Corporations

The largest companies in the U.S. – those with gross annual revenues of at least $20 billion – report a larger representation of women and other underrepresented groups on their boards of directors. Seventy percent have at least two women and 53 percent have two or more directors from underrepresented groups. Women managers, however, are increasingly opting out of high-end careers when companies fail to meet their professional needs and goals. Fewer than 15 percent of Fortune 500 officers and directors are women, and graduate business schools (unlike law and medical schools) have far fewer women than men applicants. NCRW is supporting efforts to make the corporate environment more welcoming and the career ladder more accessible to women and people of color.

2011 UC Davis Study of California Women Business Leaders: A Census of Women Directors and Highest-Paid Executives

California’s Glass Ceiling May Take a Century to Crack.

The UC Davis Graduate School of Management in partnership with Watermark publishes the annual "UC Davis Study of California Women Business Leaders: A Census of Women Directors and Executive Officers."

Our seventh annual study details the presence of women at the very top of the 400 largest publicly held corporations headquartered in the state. Our findings paint a disappointing picture of female representation on the boards and in the executive suites of these high-profile companies, which together represent nearly $3 trillion in shareholder value.

Women still hold fewer than one in 10 of the highest-paid executive positions and board seats at the top public firms in California — a rate that has improved by just 0.2 percent annually.

Key Findings of the 2011 Study

URL: 
http://gsm.ucdavis.edu/digital-publication/2011-uc-davis-study-california-women-business-leaders

The Progress and Pitfalls of Diversity on Wall Street

More minorities and women are working on Wall Street, but white men remain very dominant when it comes to the financial rewards available there, according to a new report issued by CUNY's Center for Urban Research (CUR), which is located at the Graduate Center of the City University of New York (CUNY).

URL: 
http://www.urbanresearch.org/news/new-report-progress-and-pitfalls-of-diversity-on-wall-street

Women in the Boardroom: A Global Perspective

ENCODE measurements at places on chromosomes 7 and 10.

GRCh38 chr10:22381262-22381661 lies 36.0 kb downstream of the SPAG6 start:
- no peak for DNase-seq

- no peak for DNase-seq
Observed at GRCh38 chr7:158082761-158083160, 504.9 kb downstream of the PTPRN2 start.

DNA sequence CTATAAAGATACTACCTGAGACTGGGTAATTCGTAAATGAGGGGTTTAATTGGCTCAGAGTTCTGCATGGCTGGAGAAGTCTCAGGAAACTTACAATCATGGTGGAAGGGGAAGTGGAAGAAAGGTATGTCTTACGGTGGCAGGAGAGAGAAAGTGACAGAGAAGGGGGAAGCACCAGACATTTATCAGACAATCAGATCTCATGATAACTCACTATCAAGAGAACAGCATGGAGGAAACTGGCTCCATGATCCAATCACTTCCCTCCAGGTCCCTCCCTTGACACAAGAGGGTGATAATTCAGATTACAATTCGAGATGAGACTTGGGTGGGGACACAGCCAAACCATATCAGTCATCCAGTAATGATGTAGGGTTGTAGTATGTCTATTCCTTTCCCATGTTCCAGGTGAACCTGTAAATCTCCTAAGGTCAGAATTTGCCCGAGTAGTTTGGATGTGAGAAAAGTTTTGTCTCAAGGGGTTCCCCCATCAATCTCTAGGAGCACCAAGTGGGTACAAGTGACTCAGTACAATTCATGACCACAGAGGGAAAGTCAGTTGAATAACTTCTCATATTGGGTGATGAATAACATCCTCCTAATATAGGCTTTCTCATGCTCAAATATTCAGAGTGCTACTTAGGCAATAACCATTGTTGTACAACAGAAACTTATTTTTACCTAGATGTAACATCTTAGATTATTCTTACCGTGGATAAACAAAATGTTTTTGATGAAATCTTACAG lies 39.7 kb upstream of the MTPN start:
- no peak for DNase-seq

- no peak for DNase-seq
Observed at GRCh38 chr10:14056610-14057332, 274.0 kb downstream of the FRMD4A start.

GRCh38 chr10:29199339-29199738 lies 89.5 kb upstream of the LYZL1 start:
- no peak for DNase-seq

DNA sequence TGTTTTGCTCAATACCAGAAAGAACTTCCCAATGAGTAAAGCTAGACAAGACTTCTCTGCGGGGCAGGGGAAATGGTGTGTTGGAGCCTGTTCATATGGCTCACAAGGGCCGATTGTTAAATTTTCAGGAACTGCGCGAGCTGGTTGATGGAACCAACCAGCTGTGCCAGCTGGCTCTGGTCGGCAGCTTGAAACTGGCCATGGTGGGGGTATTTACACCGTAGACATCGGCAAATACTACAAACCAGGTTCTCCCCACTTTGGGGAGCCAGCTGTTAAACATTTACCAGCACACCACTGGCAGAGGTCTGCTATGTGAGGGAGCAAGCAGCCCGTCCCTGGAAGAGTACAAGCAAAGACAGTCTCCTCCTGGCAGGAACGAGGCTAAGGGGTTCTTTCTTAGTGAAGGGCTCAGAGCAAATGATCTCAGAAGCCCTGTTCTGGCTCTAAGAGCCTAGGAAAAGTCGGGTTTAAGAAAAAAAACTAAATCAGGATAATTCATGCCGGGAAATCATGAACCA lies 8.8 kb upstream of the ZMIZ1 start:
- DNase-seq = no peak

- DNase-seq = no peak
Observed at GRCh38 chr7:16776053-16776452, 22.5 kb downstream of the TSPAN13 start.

Women in the Boardroom: A Global Perspective, examines the legislative efforts being pursued across 17(i) countries to encourage more women to serve on listed company boards.

The updated edition of the report, by the Deloitte Global Center for Corporate Governance, comes after numerous governmental developments have evolved in several countries since the January 2011 publishing of the first edition. The new research highlights a variety of approaches to support diversity on boards, including requiring more disclosure, setting targets, and implementing quotas. According to the study, strong variations exist among countries regarding the most efficient way to achieve higher levels of diversity.

URL: 
http://www.corpgov.deloitte.com/binary/com.epicentric.contentmanagement.servlet.ContentDeliveryServlet/USEng/Documents/Nominating-Corporate%20Governance%20Committee/Board%20Composition%20and%20Recruitment/Women%20in%20the%20Boardroom_Deloitte_111511.pdf

Canadian Board Diversity Council's Annual Report Card 2011

Some disconcerting findings on the lack of diversity in the boardrooms of Canada's largest corporations were released today in the Canadian Board Diversity Council's Second Annual Report Card.
 
While 73 per cent of corporate board members feel their boards are diverse, the reality is that women are significantly less likely than men to serve on corporate boards. In fact, most board members oppose the development and adoption of a formal diversity policy.
 
Pamela Jeffery, Founder of the Canadian Board Diversity Council (CBDC), says it is time for Canada's board directors to speed up the pace of change. "Directors whose boards have re-defined diversity believe they make better board decisions as a result of this diversity," Jeffery explains. "That's because important, diverse perspectives on customers, international markets and stakeholders that were once missing are now being represented.
URL: 
http://www.wxnetwork.com/content/files/final-cbdc_report2011_eng_14-2.pdf
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